So, we’re going even further back in time for this week’s Hidden Gem. As I’ve mentioned before, it’s easier to find books no-one’s talking about the further back you go, even with some of the big names. Does that really make them a hidden gem, or just a forgotten favourite? Moreover, books of bygone eras are going to have limited appeal to today’s audience, so it may be an even harder sell than my usual obscurities. However, if fantasy is in many sense a backwards-looking genre, even if it often evokes the past to comment on the present, then I think there’s a lot to be gained by connecting with the genre’s own past.

Also, the books are just good.

Some people may be surprised to know that J.R.R. Tolkien wasn’t the first modern fantasy author, and I’d imagine not very many people will have read books that predate his genre-defining masterworks (some consider even them too old to bother with). Some of the names are still fairly well-known, of course, from prolific pulpsters like Robert E. Howard and Fritz Lieber, to one-book curiosities like Hope Mirlees or John Myers Myers; from comedy (James Branch Cabell) to horror (H.P. Lovecraft) to fairy-tale (Lord Dunsany) and myth-inspired (Evangeline Walton). And that’s not counting all the classic adventures  or romances with touches of the fantastic in them. Fantasy was certainly not a mainstream genre of fiction, but Tolkien definitely had both predecessors and contemporaries.2910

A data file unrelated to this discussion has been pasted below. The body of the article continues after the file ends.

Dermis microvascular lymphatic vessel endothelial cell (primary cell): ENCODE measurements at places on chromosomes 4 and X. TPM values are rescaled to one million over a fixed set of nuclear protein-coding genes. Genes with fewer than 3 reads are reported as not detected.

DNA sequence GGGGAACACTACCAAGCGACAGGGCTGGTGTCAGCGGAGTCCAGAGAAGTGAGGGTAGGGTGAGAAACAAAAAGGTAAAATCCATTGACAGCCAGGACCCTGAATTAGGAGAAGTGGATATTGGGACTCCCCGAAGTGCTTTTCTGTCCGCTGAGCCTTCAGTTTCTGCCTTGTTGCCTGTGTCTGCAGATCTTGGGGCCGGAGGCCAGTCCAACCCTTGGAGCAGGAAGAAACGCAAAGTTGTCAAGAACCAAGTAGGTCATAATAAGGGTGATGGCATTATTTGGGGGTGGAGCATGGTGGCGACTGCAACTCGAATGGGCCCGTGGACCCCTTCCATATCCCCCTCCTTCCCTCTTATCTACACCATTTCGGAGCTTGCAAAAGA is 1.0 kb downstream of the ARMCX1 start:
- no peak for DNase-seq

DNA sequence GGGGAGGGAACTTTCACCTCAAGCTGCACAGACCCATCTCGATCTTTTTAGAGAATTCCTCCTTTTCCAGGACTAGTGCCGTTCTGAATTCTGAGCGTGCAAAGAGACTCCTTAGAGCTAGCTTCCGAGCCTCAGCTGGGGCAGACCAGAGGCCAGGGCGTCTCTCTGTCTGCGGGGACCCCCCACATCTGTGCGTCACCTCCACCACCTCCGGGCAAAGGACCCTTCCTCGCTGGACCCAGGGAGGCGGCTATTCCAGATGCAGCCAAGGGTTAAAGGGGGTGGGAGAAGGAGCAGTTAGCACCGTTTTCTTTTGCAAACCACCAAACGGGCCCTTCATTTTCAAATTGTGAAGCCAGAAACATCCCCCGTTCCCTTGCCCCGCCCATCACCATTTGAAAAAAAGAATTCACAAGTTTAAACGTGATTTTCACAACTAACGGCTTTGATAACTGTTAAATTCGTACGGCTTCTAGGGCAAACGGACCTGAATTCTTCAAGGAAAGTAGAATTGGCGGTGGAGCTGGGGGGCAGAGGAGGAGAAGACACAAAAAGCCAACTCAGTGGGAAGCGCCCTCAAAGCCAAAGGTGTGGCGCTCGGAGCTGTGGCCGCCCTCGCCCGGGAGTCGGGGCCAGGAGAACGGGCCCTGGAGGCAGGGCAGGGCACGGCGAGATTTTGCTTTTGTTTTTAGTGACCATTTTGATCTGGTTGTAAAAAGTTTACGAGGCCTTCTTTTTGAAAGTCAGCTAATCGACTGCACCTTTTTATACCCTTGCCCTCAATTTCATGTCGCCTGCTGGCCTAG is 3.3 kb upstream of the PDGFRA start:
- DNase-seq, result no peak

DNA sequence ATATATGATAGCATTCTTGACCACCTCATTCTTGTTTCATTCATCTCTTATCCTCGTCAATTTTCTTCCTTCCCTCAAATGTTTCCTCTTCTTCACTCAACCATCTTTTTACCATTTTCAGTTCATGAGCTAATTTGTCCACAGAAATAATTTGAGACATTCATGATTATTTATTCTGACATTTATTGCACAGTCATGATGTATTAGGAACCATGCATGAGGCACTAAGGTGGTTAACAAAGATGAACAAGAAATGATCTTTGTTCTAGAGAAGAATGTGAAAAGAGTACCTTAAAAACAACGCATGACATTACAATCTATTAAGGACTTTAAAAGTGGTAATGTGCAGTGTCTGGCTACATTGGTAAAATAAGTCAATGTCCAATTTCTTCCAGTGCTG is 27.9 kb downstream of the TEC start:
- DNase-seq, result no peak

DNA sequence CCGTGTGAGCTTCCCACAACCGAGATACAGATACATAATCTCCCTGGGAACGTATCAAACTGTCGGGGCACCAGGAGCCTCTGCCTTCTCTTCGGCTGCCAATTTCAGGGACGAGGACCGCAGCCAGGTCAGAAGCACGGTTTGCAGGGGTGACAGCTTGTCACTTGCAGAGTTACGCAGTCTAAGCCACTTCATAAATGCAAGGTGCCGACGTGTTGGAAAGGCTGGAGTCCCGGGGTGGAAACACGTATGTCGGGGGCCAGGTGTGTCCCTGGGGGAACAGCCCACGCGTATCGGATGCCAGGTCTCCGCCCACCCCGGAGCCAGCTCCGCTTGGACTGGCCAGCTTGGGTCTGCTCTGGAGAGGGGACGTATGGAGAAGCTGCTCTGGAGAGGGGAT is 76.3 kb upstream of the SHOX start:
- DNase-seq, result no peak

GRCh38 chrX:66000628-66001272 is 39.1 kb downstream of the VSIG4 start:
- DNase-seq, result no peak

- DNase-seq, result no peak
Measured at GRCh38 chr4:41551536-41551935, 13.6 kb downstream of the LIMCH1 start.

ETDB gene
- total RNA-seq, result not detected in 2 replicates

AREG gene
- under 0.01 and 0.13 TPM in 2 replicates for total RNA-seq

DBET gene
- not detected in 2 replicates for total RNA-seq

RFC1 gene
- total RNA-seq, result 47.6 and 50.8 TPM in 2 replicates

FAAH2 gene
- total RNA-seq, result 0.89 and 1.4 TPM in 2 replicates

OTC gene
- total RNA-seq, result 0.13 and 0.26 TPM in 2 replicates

One of those was the curious Edwardian, Eric Rücker Eddison, whom Tolkien himself once called “the greatest and most convincing writer of ‘invented worlds’ that I have ever read”. And, though Tolkien would soon surpass him, I can certainly see why Eddison would be considered preeminent until then. Unlike some of those other authors, many of whom use the short-cuts of established fairy tales for their settings and characters, Eddison goes in for extensive worldbuilding, giving his imaginary lands their own history just as you’d expect from any modern fantasy author – there are even maps!